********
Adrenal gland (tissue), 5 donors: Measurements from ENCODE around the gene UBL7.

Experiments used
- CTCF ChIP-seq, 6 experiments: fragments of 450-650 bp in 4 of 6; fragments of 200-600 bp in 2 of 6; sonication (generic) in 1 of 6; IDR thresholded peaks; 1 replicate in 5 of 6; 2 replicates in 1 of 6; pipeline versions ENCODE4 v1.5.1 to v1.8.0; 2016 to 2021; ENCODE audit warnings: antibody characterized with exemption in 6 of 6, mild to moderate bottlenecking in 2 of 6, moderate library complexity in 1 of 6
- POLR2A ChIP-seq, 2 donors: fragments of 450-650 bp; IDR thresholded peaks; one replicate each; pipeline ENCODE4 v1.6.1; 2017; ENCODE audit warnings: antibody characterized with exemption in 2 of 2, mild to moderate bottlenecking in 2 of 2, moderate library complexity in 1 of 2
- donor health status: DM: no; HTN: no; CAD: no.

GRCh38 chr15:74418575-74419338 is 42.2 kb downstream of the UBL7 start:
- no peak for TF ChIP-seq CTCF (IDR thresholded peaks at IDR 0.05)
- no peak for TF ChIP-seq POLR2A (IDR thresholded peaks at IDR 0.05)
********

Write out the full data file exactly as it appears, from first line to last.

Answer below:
Adrenal gland (tissue), 5 donors: Measurements from ENCODE around the gene UBL7.

Experiments used
- CTCF ChIP-seq, 6 experiments: fragments of 450-650 bp in 4 of 6; fragments of 200-600 bp in 2 of 6; sonication (generic) in 1 of 6; IDR thresholded peaks; 1 replicate in 5 of 6; 2 replicates in 1 of 6; pipeline versions ENCODE4 v1.5.1 to v1.8.0; 2016 to 2021; ENCODE audit warnings: antibody characterized with exemption in 6 of 6, mild to moderate bottlenecking in 2 of 6, moderate library complexity in 1 of 6
- POLR2A ChIP-seq, 2 donors: fragments of 450-650 bp; IDR thresholded peaks; one replicate each; pipeline ENCODE4 v1.6.1; 2017; ENCODE audit warnings: antibody characterized with exemption in 2 of 2, mild to moderate bottlenecking in 2 of 2, moderate library complexity in 1 of 2
- donor health status: DM: no; HTN: no; CAD: no.

GRCh38 chr15:74418575-74419338 is 42.2 kb downstream of the UBL7 start:
- no peak for TF ChIP-seq CTCF (IDR thresholded peaks at IDR 0.05)
- no peak for TF ChIP-seq POLR2A (IDR thresholded peaks at IDR 0.05)